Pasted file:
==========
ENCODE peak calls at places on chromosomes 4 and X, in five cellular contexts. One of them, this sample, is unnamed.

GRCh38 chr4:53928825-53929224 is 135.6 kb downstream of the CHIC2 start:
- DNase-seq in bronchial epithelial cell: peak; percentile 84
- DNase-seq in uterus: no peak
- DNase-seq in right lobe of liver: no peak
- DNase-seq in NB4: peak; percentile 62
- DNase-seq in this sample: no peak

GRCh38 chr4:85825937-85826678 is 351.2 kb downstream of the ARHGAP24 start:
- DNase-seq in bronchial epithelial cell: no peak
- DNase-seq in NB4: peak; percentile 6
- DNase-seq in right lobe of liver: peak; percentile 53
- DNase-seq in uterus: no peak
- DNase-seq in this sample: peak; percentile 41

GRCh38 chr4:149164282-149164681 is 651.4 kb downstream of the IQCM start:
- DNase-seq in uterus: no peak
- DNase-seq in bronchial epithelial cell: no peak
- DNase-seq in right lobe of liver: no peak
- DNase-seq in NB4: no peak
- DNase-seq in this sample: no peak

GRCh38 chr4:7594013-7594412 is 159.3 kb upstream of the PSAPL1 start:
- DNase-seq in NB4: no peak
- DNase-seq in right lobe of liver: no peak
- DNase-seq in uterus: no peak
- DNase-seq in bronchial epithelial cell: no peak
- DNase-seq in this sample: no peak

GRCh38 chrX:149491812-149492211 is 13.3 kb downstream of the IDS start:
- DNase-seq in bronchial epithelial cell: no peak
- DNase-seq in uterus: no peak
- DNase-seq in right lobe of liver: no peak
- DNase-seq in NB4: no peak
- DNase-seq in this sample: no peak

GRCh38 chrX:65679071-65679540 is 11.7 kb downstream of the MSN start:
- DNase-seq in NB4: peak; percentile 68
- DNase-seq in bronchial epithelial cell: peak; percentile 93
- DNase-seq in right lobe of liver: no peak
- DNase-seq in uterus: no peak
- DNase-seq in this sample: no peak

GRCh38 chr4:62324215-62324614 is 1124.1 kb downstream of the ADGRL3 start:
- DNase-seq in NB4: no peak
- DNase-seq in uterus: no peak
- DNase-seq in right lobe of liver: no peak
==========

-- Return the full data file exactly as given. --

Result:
ENCODE peak calls at places on chromosomes 4 and X, in five cellular contexts. One of them, this sample, is unnamed.

GRCh38 chr4:53928825-53929224 is 135.6 kb downstream of the CHIC2 start:
- DNase-seq in bronchial epithelial cell: peak; percentile 84
- DNase-seq in uterus: no peak
- DNase-seq in right lobe of liver: no peak
- DNase-seq in NB4: peak; percentile 62
- DNase-seq in this sample: no peak

GRCh38 chr4:85825937-85826678 is 351.2 kb downstream of the ARHGAP24 start:
- DNase-seq in bronchial epithelial cell: no peak
- DNase-seq in NB4: peak; percentile 6
- DNase-seq in right lobe of liver: peak; percentile 53
- DNase-seq in uterus: no peak
- DNase-seq in this sample: peak; percentile 41

GRCh38 chr4:149164282-149164681 is 651.4 kb downstream of the IQCM start:
- DNase-seq in uterus: no peak
- DNase-seq in bronchial epithelial cell: no peak
- DNase-seq in right lobe of liver: no peak
- DNase-seq in NB4: no peak
- DNase-seq in this sample: no peak

GRCh38 chr4:7594013-7594412 is 159.3 kb upstream of the PSAPL1 start:
- DNase-seq in NB4: no peak
- DNase-seq in right lobe of liver: no peak
- DNase-seq in uterus: no peak
- DNase-seq in bronchial epithelial cell: no peak
- DNase-seq in this sample: no peak

GRCh38 chrX:149491812-149492211 is 13.3 kb downstream of the IDS start:
- DNase-seq in bronchial epithelial cell: no peak
- DNase-seq in uterus: no peak
- DNase-seq in right lobe of liver: no peak
- DNase-seq in NB4: no peak
- DNase-seq in this sample: no peak

GRCh38 chrX:65679071-65679540 is 11.7 kb downstream of the MSN start:
- DNase-seq in NB4: peak; percentile 68
- DNase-seq in bronchial epithelial cell: peak; percentile 93
- DNase-seq in right lobe of liver: no peak
- DNase-seq in uterus: no peak
- DNase-seq in this sample: no peak

GRCh38 chr4:62324215-62324614 is 1124.1 kb downstream of the ADGRL3 start:
- DNase-seq in NB4: no peak
- DNase-seq in uterus: no peak
- DNase-seq in right lobe of liver: no peak